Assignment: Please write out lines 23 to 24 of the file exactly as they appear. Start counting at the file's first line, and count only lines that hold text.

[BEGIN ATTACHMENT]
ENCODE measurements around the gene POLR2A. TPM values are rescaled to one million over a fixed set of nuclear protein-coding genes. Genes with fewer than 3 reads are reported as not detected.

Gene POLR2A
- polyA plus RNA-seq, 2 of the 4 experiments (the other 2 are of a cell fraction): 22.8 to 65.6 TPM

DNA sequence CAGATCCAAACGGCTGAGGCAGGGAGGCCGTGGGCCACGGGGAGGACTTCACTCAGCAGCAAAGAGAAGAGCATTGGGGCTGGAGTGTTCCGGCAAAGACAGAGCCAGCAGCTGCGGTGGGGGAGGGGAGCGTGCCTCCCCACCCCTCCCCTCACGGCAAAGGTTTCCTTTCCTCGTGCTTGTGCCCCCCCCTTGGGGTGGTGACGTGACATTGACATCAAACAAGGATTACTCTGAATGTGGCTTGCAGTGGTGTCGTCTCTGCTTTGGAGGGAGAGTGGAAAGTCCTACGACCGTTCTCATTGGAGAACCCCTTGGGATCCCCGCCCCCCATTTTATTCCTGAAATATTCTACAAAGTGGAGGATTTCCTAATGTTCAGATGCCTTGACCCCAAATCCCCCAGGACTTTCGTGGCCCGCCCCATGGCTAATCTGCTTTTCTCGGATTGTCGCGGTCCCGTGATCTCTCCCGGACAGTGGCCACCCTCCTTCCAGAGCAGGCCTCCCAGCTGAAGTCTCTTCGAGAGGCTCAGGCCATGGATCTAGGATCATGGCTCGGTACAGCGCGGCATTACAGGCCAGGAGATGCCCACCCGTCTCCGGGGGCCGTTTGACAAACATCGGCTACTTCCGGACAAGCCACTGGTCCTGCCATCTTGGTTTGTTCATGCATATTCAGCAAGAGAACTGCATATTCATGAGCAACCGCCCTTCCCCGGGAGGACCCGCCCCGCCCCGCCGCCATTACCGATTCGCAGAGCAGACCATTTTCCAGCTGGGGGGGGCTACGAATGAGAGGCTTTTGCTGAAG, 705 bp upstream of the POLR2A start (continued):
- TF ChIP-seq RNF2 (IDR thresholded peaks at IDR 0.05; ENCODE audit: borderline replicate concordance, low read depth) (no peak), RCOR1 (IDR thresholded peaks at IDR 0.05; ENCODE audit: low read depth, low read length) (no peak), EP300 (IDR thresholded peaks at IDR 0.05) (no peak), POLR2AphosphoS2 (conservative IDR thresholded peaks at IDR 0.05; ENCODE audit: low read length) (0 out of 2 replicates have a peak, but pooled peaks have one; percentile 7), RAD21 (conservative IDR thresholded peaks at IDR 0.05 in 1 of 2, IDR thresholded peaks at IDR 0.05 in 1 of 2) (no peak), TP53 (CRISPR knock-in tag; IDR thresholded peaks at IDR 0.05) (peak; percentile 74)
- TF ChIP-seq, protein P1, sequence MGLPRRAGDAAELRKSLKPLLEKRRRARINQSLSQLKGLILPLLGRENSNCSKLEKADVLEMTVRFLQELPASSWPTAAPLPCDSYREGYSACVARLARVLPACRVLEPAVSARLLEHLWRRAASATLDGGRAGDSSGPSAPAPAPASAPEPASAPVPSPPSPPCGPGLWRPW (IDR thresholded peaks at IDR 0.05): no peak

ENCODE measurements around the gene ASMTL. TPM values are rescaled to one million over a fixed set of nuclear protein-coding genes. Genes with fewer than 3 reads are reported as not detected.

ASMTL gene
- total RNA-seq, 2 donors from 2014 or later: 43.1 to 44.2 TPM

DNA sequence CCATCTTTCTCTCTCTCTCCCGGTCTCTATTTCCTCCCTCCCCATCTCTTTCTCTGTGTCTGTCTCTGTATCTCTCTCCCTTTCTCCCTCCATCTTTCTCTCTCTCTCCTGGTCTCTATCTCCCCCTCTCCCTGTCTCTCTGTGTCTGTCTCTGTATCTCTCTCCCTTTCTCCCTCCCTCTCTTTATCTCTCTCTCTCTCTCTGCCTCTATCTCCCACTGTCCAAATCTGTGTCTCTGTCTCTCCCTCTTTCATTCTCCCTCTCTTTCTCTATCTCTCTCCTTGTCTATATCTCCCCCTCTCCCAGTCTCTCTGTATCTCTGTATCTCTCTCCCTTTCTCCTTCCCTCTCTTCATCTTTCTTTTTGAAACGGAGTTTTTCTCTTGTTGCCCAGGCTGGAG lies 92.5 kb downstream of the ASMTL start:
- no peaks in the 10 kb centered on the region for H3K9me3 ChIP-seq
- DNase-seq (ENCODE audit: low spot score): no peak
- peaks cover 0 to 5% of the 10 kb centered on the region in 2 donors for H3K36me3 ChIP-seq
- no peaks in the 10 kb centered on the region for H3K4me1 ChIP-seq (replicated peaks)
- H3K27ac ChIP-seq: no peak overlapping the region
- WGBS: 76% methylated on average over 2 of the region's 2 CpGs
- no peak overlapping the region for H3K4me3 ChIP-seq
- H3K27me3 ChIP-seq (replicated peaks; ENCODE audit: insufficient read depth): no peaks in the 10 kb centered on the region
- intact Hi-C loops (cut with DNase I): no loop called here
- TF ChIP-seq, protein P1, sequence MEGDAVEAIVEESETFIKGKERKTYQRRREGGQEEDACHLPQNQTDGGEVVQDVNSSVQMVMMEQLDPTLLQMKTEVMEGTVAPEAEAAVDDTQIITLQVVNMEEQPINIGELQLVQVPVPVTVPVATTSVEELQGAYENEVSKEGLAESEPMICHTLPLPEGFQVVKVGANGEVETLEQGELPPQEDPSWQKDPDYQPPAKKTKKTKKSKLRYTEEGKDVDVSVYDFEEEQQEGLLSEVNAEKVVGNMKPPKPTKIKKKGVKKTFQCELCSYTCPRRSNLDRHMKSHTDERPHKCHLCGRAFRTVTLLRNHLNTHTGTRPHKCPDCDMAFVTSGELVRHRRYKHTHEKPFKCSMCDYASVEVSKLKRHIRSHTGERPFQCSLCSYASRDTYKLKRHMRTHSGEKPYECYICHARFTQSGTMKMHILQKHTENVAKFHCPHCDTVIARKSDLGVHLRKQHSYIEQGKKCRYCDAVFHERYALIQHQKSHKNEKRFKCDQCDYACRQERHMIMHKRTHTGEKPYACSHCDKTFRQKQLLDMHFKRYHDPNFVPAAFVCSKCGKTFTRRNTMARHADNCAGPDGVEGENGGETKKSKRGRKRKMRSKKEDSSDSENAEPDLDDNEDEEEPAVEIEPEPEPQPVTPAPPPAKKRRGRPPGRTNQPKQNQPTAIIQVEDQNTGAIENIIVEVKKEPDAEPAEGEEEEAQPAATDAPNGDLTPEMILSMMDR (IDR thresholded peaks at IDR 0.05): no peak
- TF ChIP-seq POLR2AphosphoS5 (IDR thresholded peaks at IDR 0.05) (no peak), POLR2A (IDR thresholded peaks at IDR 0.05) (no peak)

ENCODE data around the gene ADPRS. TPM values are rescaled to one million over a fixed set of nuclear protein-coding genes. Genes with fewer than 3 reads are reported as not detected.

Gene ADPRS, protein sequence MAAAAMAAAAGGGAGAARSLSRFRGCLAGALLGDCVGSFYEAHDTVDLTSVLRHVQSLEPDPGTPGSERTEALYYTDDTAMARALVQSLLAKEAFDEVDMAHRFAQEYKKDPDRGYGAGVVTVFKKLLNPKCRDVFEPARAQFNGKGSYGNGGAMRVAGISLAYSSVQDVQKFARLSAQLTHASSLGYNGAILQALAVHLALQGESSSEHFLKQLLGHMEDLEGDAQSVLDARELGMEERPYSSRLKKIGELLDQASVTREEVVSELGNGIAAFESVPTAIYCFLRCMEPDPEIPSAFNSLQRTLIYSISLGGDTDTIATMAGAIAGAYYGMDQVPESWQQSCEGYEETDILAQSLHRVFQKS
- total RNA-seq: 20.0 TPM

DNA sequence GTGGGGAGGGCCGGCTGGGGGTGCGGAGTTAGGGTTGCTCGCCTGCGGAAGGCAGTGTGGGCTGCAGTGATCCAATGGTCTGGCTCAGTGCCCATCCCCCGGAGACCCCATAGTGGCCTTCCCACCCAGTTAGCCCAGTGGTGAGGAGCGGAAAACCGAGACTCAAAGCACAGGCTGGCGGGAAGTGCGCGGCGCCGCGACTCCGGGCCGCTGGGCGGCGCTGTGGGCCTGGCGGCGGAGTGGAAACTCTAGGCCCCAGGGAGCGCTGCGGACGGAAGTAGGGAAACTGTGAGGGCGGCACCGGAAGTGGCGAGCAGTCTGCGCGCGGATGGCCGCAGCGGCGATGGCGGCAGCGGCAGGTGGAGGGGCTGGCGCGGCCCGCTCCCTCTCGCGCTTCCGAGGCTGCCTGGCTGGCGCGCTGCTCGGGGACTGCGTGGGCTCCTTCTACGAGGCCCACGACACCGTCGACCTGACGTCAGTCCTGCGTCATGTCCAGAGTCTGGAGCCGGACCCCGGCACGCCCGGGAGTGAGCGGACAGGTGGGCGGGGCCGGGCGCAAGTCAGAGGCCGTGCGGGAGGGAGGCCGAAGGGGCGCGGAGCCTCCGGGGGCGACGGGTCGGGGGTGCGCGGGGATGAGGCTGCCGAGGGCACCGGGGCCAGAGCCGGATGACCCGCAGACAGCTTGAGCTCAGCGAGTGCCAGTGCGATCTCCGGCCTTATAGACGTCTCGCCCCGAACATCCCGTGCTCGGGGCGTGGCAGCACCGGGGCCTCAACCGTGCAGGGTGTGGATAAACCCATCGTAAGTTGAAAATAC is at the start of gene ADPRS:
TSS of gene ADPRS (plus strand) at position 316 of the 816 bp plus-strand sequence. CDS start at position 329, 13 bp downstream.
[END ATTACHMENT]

Gene ADPRS, protein sequence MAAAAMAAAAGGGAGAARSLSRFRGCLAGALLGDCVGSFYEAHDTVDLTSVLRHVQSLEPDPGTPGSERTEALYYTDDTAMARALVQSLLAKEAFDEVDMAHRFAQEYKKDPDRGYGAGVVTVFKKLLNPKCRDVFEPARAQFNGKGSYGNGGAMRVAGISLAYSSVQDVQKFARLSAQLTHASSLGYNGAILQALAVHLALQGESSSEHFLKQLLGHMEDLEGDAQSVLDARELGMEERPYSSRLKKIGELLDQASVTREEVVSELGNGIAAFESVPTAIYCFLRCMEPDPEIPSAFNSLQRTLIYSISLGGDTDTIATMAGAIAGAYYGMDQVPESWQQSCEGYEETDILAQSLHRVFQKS
- total RNA-seq: 20.0 TPM